There are two types of revocation lists:
- Base CRL: a complete list of certificate serial numbers revoked by the CA.
- Delta CRL: a list of certificates revoked since the last base CRL publication.
Applications will verify certificates presented to them by consulting the CRL and reject any certificates on this list.
We can revoke a certifcate in the Certificate Authority MMC:
Reasons for certificate revocation
A certificate may be revoked for a number of reasons. Here are some examples.
Loss of the private key (by theft or negligence)
Compromise of the issuing CA
Retired users and devices
Replacement of old certificates with new certificates
We may need or want to replace old certificates with new ones. In this case, it is best practice to revoke the old certificates.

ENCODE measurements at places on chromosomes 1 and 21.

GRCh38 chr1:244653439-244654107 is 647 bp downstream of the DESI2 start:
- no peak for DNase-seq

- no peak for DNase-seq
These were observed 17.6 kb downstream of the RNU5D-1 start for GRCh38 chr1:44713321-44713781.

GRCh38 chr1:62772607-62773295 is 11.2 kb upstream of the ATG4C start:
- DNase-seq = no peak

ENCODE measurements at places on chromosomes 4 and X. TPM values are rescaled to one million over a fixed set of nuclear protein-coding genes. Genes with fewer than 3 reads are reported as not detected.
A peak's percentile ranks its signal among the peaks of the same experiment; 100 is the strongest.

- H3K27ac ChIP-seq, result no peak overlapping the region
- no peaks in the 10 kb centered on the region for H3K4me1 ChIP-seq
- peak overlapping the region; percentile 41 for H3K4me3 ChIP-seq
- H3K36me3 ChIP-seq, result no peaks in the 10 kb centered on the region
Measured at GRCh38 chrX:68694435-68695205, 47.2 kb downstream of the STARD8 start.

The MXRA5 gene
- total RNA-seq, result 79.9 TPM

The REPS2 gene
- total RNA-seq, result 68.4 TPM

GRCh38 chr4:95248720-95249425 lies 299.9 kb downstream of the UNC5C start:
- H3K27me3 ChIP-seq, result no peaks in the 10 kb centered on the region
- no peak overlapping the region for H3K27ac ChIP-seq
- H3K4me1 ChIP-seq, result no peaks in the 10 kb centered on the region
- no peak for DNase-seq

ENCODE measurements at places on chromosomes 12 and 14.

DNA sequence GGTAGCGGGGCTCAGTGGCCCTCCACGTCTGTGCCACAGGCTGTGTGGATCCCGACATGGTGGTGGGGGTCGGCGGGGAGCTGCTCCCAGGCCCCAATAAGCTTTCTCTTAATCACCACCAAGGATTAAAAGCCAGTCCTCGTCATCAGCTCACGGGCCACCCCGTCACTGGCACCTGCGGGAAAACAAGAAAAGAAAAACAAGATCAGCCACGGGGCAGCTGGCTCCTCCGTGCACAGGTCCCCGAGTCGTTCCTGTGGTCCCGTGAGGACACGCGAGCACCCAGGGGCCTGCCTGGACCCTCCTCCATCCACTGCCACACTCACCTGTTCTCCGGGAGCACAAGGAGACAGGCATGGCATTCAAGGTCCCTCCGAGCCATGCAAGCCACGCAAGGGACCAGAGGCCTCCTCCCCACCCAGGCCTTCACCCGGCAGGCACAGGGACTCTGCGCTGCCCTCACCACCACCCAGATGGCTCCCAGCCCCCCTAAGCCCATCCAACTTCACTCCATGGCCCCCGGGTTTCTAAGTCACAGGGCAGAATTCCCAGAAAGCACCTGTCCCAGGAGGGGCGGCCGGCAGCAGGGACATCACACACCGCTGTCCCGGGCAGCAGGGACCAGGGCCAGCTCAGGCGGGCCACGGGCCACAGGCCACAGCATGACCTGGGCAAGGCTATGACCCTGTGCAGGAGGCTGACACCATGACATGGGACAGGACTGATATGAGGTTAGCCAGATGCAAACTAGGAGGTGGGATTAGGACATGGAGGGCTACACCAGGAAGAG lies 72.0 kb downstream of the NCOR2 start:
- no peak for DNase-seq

When we revoke a certificate, we can (and should) indicate the reason for which we are revoking the certificate:
Note: it is better to revoke certificates based on a policy.
Who can revoke a certificate?
Users granted the "Issue and Manage Certificates" permission. By default, administrators of the CA have this right. Domain and Enterprise administrators posess it as well.
The CRL is signed by the CA that publishes it.
Note: we can obtain redundancy if we configure CA clustering which is an entirely different subject.
The Delta CRL is almost never necessary.
Clients cache the CRL locally
certutil -setreg CA\CRLOverlapUnits 2
certutil -setreg CA\CRLOverlapPeriod "Days"
OCSP (Online Certificate Status Protocol)
With this protocol, a client can validate single certificates as needed, via a web service, instead of downloading a CRL with the entire list of revoked certificates (most of which may not interest the client). This is an optional function and I will not present it in this blog post.